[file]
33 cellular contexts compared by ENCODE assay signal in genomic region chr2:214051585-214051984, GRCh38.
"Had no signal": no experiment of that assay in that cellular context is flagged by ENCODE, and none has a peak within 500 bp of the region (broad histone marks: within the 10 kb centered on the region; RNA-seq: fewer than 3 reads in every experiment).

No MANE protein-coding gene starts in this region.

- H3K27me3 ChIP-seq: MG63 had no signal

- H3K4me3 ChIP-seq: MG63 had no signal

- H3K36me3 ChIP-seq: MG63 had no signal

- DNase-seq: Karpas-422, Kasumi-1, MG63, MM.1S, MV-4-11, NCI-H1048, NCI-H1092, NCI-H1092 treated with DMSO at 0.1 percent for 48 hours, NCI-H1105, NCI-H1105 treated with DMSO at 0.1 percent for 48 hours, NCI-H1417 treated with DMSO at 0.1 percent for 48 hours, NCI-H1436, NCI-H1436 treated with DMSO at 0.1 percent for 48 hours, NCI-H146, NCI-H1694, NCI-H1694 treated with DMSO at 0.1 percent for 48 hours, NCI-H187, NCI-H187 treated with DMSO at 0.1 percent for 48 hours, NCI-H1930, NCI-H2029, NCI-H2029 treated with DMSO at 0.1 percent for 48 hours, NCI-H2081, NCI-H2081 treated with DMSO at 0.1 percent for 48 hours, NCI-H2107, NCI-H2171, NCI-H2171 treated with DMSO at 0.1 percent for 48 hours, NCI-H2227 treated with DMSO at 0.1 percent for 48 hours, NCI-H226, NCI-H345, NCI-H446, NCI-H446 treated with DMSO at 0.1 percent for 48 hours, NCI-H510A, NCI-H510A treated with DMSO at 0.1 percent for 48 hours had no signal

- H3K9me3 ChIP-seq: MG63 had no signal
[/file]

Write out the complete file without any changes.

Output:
33 cellular contexts compared by ENCODE assay signal in genomic region chr2:214051585-214051984, GRCh38.
"Had no signal": no experiment of that assay in that cellular context is flagged by ENCODE, and none has a peak within 500 bp of the region (broad histone marks: within the 10 kb centered on the region; RNA-seq: fewer than 3 reads in every experiment).

No MANE protein-coding gene starts in this region.

- H3K27me3 ChIP-seq: MG63 had no signal

- H3K4me3 ChIP-seq: MG63 had no signal

- H3K36me3 ChIP-seq: MG63 had no signal

- DNase-seq: Karpas-422, Kasumi-1, MG63, MM.1S, MV-4-11, NCI-H1048, NCI-H1092, NCI-H1092 treated with DMSO at 0.1 percent for 48 hours, NCI-H1105, NCI-H1105 treated with DMSO at 0.1 percent for 48 hours, NCI-H1417 treated with DMSO at 0.1 percent for 48 hours, NCI-H1436, NCI-H1436 treated with DMSO at 0.1 percent for 48 hours, NCI-H146, NCI-H1694, NCI-H1694 treated with DMSO at 0.1 percent for 48 hours, NCI-H187, NCI-H187 treated with DMSO at 0.1 percent for 48 hours, NCI-H1930, NCI-H2029, NCI-H2029 treated with DMSO at 0.1 percent for 48 hours, NCI-H2081, NCI-H2081 treated with DMSO at 0.1 percent for 48 hours, NCI-H2107, NCI-H2171, NCI-H2171 treated with DMSO at 0.1 percent for 48 hours, NCI-H2227 treated with DMSO at 0.1 percent for 48 hours, NCI-H226, NCI-H345, NCI-H446, NCI-H446 treated with DMSO at 0.1 percent for 48 hours, NCI-H510A, NCI-H510A treated with DMSO at 0.1 percent for 48 hours had no signal

- H3K9me3 ChIP-seq: MG63 had no signal